Tabarak is a 16-year-old Syrian refugee who lives in the Za’atari Refugee Camp in Jordan.
Tabarak is one of about 25 million refugees in the world, more than half of whom are under the age of 18, according to the Office of the U.N. High Commissioner for Refugees. Her teenage years are unfolding in the limbo of a refugee camp — a settlement that is inherently meant to be an in-between place, not one where you can expect to build a life or a future — and in the backdrop of a conflict that forced her family to flee from Syria.
Za’atari was established in 2012 and contains an entire ecosystem within the few square miles it occupies. There are 31 schools that educate about 21,000 children; about 3,000 shops, many of them along a main street called Champs-Elysees, named after the famous boulevard in Paris, which is home to everything from a wedding dress shop to cafes; and even a newspaper by and for the residents of Za’atari.
I opened my eyes from deep sleep. I did my morning routine — drinking my cup of milk, eating three pieces of date — and I prepared myself and went to school.I’m always optimist and ready for classes. I had math in morning, two English classes and Arabic class. The classes were just like they always are. I’m always so invested in listening to the teacher because their words are my gate to the future!
After I finished my classes I hung out with my classmates where we laughed and had fun. The school is not far away from my home, 10 minutes walking.
You can’t imagine how many people I meet on the road every day.
The thing that gets to me the most is when I see someone who has been handicapped due to the war. Today I got distressed when I saw a young man who lost his leg in the war. Physically he lost his leg, but he had to deal with his broken heart as well.
Oh, how I really hate the war.
I woke up in the early morning, and today is the day that my mom is meeting with UNICEF! Mom is working as an assistant teacher in the Saudi school. She is working in the management. I ate my breakfast, and me and Mom went to the school.Math was the first class of the day and after that I had English.After, I went home. I heard the news that everyone was talking about, which was that all the Syrian teachers working in the camp schools will need to be laid off. I was so upset. My mom is the only one working in our family. She is the one providing for our family and she was upset because she’s working so hard.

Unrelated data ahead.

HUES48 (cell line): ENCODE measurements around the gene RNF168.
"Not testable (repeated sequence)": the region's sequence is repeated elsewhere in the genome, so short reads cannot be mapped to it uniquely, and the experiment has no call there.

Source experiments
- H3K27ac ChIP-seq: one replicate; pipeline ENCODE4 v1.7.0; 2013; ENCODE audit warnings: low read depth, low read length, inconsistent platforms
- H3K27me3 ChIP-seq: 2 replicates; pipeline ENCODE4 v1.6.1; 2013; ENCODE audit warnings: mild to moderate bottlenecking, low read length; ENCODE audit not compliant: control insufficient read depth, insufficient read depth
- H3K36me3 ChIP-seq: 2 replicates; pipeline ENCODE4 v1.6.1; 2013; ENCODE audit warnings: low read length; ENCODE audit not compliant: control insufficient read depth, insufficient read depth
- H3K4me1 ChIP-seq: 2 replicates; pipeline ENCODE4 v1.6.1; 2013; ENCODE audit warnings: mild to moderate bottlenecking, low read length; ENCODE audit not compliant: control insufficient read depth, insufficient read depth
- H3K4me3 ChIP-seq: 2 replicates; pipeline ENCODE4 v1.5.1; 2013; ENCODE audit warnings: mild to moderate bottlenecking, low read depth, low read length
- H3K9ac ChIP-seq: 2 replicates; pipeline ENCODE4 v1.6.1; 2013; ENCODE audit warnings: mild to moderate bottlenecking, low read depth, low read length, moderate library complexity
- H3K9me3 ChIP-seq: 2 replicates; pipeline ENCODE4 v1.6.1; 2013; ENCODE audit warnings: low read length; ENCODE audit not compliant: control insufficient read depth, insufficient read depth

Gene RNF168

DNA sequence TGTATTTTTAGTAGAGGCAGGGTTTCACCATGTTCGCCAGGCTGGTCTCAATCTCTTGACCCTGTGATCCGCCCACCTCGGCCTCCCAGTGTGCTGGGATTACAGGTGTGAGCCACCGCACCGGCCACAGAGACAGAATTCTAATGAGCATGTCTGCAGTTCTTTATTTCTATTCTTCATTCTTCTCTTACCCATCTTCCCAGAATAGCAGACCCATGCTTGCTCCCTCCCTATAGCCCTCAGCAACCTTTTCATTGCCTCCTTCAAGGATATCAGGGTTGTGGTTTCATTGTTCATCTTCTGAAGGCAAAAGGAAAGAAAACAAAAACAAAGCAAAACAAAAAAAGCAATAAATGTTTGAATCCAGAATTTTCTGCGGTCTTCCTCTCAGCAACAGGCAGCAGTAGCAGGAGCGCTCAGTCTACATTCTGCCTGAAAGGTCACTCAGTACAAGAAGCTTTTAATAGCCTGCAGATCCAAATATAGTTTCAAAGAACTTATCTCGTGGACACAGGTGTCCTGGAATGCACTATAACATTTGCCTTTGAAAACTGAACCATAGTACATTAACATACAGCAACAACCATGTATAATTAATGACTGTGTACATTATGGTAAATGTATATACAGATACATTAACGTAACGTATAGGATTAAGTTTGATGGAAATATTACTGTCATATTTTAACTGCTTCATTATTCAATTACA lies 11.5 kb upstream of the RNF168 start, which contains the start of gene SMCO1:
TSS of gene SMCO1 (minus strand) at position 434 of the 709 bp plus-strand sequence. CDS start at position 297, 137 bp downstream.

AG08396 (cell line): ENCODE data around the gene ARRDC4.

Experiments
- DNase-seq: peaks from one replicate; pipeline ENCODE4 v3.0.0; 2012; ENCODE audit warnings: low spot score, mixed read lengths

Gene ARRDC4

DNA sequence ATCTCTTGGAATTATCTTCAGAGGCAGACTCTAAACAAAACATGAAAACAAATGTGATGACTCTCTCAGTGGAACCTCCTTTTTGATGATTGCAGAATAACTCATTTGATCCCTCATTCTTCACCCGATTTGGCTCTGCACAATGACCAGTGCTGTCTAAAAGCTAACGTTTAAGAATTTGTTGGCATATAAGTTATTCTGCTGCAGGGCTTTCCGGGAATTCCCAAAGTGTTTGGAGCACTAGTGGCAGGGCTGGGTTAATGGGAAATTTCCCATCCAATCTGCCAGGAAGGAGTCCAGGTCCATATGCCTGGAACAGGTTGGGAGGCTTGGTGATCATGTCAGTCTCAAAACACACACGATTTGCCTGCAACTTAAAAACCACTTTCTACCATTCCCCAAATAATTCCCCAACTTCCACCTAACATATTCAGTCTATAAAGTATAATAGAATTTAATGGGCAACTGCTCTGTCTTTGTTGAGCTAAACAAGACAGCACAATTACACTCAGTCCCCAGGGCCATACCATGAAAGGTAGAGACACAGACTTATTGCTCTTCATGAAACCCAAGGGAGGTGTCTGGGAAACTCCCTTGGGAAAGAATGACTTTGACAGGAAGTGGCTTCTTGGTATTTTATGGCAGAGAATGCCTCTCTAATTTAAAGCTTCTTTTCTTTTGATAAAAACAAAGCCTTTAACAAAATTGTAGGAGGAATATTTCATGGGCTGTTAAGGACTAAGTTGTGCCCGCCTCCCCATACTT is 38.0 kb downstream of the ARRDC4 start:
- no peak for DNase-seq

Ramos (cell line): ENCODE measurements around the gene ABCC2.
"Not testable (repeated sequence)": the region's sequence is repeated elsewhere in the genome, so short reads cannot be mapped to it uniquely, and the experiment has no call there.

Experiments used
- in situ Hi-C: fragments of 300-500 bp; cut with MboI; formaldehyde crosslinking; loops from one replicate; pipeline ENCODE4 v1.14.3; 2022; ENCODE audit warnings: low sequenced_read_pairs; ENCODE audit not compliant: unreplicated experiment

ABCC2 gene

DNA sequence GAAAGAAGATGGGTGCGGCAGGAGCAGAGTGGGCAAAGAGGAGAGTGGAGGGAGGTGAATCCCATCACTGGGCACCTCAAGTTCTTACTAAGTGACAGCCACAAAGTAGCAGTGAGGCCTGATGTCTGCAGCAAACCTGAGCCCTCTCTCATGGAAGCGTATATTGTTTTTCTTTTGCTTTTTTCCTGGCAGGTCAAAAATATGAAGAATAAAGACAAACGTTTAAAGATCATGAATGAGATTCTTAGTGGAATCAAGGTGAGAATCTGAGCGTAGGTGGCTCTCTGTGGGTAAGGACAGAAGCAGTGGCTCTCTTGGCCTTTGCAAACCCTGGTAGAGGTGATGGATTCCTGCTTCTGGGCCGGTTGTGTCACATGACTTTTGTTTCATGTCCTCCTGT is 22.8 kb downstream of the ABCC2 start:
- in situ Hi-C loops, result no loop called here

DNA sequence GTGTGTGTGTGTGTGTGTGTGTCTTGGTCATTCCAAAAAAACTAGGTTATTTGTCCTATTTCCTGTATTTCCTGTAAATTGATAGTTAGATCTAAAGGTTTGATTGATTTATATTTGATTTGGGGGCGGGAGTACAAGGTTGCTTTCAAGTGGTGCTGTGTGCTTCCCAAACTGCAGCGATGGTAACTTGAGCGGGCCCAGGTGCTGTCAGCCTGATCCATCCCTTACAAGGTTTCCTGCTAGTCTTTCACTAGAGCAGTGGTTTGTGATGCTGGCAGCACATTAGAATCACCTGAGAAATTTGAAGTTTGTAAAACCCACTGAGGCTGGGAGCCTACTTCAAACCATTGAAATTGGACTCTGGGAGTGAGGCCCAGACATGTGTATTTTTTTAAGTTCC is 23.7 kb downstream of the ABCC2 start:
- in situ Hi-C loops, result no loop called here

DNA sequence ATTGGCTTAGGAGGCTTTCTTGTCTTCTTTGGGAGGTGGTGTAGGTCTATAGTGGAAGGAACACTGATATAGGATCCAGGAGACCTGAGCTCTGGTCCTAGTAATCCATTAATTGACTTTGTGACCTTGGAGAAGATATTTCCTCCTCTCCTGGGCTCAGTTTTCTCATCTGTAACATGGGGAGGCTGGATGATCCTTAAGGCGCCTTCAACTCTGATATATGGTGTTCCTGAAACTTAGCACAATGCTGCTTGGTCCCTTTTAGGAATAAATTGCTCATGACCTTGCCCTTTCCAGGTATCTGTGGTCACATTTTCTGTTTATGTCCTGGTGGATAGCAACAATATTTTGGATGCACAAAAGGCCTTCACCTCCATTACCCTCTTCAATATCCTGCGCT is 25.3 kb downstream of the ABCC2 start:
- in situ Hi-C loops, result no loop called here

After the call to prayer, I ate my lunch and got some rest. I just heard a teacher telling my mother that the termination has been canceled and they can go to work again as usual. Thank God!
I am hearing a big noise. Someone is screaming! Oh God!! It’s a huge fire!
We were looking at a heavy smoke covering all the Za’atari camp’s sky. People were running everywhere firetrucks were finally able to put the fire out. The fire was huge and out of control but thank God, there were no human losses. The fire only damaged materials! At night I studied and then I went to bed. At the end, thank God for everything.
It’s a very beautiful day because it’s my best friend’s birthday so we decided to surprise her. I woke up early, then I went to school. On the road I met my friends, and we bought a cake with her name on it and also some snacks and beverages. Then we decorated the room and when she entered, she was very surprised and we made an awesome party.
When the teacher came, it was back to Arabic class, then math, then English. I went home feeling so happy. I ate, then I slept for an hour, then I studied, and I told my family about the party and how great it was. My mom suggested that we go visit her friend, so we went and enjoyed the night there. Then I went home and slept safely!
A short documentary created by girls in Za’atari (Thomson Reuters Foundation)
A wedding dress in Za’atari (The New Yorker)
Refuge: Voices of Syrian Refugees (Washington Post)